Legend has it that La Pasita became famous for serving drinks according to the number of blocks that a patron could walk without falling down after consuming them.

The basic bar menu at La Pasita. Shots of all flavors go for 20 pesos each.According to local news site Poblanerias.com, the bar’s regulars know their limits and often order their drinks that way: “a block and a half,” “five blocks,” etc. Vive México adds that anyone who can handle 20 shots a chance to pummel an effigy of former Mexican president Carlos Salinas. Anyone who does 100 shots without passing out drinks for free, wins 100,000 pesos plus the cost of their funeral. Only one person has ever done so; the runner-up, at 98 shots, was hospitalized (and had to pay his bar bill).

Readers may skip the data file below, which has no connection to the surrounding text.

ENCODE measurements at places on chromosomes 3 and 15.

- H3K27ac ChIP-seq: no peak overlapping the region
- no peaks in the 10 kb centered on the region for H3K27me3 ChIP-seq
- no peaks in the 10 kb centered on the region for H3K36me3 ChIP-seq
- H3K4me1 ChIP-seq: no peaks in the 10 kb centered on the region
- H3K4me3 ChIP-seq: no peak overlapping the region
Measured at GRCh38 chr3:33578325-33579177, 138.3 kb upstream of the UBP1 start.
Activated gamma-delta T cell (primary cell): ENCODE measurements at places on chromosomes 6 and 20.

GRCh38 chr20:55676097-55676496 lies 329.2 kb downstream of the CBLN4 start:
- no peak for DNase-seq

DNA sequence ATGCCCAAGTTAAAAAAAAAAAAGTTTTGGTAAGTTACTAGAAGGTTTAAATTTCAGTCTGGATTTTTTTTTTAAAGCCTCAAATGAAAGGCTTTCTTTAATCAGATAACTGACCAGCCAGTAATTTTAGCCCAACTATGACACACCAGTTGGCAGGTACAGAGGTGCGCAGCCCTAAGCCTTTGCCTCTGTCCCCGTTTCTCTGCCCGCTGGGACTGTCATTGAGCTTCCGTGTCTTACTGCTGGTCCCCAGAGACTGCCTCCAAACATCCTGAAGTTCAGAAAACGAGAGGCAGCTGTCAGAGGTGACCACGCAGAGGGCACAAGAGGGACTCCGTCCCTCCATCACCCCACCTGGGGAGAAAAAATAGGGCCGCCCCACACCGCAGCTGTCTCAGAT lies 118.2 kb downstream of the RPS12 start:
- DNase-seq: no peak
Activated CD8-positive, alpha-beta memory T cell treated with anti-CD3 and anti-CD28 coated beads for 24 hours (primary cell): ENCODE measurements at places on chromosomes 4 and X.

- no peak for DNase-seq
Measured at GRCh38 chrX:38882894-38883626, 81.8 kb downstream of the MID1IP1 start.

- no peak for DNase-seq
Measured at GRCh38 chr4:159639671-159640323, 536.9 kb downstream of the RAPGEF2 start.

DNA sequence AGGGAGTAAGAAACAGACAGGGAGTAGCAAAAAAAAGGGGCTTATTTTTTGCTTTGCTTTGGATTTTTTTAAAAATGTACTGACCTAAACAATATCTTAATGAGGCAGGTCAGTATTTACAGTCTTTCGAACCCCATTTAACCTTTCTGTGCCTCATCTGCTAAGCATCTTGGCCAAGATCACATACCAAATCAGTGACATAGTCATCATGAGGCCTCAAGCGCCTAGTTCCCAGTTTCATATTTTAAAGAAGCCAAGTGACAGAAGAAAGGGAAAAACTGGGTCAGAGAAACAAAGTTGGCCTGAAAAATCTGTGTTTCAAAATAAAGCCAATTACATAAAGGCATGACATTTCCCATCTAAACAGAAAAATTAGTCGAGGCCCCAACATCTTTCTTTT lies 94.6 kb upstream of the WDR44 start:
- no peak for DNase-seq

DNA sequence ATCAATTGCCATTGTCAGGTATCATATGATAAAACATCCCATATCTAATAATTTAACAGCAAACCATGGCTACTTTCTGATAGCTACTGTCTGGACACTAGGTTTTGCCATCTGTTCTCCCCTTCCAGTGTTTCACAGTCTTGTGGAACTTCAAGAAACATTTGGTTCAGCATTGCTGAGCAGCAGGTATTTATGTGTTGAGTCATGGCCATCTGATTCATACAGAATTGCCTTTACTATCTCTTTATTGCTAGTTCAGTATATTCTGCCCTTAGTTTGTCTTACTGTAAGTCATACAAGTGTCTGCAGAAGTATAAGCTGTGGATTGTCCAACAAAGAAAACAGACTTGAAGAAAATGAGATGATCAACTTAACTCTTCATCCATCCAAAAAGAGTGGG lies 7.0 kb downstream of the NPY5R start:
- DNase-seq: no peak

Since then, the Los Sapos plaza directly in front of La Pasita has evolved into a popular antiques bazaar by day and a nightclub area by night. The Puebla City Council has reportedly considered the possibility of closing the bar—which now has a second location—but due to the site’s history and value as a tourist destination, it decided to leave it be. Let’s all drink to that. ¡Salud!

The original La Pasita, located at 5 Oriente #602 at the corner of Callejón de los Sapos, usually opens from 12:30 to 5:30 p.m. weekdays. Its second bar, a block from the Cathedral at 3 Sur #504, serves drinks from 2 to 9 p.m. weekdays. (Both are in the city’s historic center.)